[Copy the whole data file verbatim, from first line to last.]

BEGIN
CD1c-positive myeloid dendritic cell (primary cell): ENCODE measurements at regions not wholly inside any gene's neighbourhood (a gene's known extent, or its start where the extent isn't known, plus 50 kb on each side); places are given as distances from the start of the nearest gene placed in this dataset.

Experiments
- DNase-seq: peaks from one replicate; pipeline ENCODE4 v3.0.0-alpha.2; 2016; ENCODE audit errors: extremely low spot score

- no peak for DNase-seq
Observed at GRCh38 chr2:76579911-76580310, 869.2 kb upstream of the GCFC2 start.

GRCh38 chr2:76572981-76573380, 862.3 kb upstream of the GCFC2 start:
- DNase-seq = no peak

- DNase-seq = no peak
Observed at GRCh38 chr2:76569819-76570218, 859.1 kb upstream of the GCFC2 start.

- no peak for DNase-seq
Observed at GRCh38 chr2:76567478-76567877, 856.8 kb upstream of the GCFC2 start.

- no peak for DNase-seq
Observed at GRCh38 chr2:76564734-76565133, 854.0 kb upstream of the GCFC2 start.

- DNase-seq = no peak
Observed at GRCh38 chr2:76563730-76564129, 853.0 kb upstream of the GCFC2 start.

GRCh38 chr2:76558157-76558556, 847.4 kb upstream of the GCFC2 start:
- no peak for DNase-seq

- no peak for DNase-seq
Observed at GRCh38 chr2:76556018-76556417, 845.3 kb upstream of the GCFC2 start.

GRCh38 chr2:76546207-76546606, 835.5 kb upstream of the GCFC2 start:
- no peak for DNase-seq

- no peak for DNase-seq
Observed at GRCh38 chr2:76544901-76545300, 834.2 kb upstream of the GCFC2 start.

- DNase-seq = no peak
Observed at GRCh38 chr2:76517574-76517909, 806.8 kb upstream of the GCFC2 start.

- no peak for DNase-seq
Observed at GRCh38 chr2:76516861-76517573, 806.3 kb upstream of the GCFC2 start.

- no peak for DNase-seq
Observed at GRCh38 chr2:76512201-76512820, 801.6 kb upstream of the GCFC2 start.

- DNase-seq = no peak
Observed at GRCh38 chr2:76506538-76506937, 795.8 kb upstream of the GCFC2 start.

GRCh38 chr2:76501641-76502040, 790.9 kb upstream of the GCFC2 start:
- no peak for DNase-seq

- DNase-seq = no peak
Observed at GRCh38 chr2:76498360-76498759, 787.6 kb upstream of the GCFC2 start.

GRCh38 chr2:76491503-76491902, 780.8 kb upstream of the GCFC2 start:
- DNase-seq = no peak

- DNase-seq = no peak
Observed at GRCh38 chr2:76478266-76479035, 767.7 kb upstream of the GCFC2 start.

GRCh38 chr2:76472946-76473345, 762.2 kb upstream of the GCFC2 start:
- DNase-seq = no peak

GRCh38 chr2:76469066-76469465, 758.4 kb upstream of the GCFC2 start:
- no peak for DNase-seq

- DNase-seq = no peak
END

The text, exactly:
CD1c-positive myeloid dendritic cell (primary cell): ENCODE measurements at regions not wholly inside any gene's neighbourhood (a gene's known extent, or its start where the extent isn't known, plus 50 kb on each side); places are given as distances from the start of the nearest gene placed in this dataset.

Experiments
- DNase-seq: peaks from one replicate; pipeline ENCODE4 v3.0.0-alpha.2; 2016; ENCODE audit errors: extremely low spot score

- no peak for DNase-seq
Observed at GRCh38 chr2:76579911-76580310, 869.2 kb upstream of the GCFC2 start.

GRCh38 chr2:76572981-76573380, 862.3 kb upstream of the GCFC2 start:
- DNase-seq = no peak

- DNase-seq = no peak
Observed at GRCh38 chr2:76569819-76570218, 859.1 kb upstream of the GCFC2 start.

- no peak for DNase-seq
Observed at GRCh38 chr2:76567478-76567877, 856.8 kb upstream of the GCFC2 start.

- no peak for DNase-seq
Observed at GRCh38 chr2:76564734-76565133, 854.0 kb upstream of the GCFC2 start.

- DNase-seq = no peak
Observed at GRCh38 chr2:76563730-76564129, 853.0 kb upstream of the GCFC2 start.

GRCh38 chr2:76558157-76558556, 847.4 kb upstream of the GCFC2 start:
- no peak for DNase-seq

- no peak for DNase-seq
Observed at GRCh38 chr2:76556018-76556417, 845.3 kb upstream of the GCFC2 start.

GRCh38 chr2:76546207-76546606, 835.5 kb upstream of the GCFC2 start:
- no peak for DNase-seq

- no peak for DNase-seq
Observed at GRCh38 chr2:76544901-76545300, 834.2 kb upstream of the GCFC2 start.

- DNase-seq = no peak
Observed at GRCh38 chr2:76517574-76517909, 806.8 kb upstream of the GCFC2 start.

- no peak for DNase-seq
Observed at GRCh38 chr2:76516861-76517573, 806.3 kb upstream of the GCFC2 start.

- no peak for DNase-seq
Observed at GRCh38 chr2:76512201-76512820, 801.6 kb upstream of the GCFC2 start.

- DNase-seq = no peak
Observed at GRCh38 chr2:76506538-76506937, 795.8 kb upstream of the GCFC2 start.

GRCh38 chr2:76501641-76502040, 790.9 kb upstream of the GCFC2 start:
- no peak for DNase-seq

- DNase-seq = no peak
Observed at GRCh38 chr2:76498360-76498759, 787.6 kb upstream of the GCFC2 start.

GRCh38 chr2:76491503-76491902, 780.8 kb upstream of the GCFC2 start:
- DNase-seq = no peak

- DNase-seq = no peak
Observed at GRCh38 chr2:76478266-76479035, 767.7 kb upstream of the GCFC2 start.

GRCh38 chr2:76472946-76473345, 762.2 kb upstream of the GCFC2 start:
- DNase-seq = no peak

GRCh38 chr2:76469066-76469465, 758.4 kb upstream of the GCFC2 start:
- no peak for DNase-seq

- DNase-seq = no peak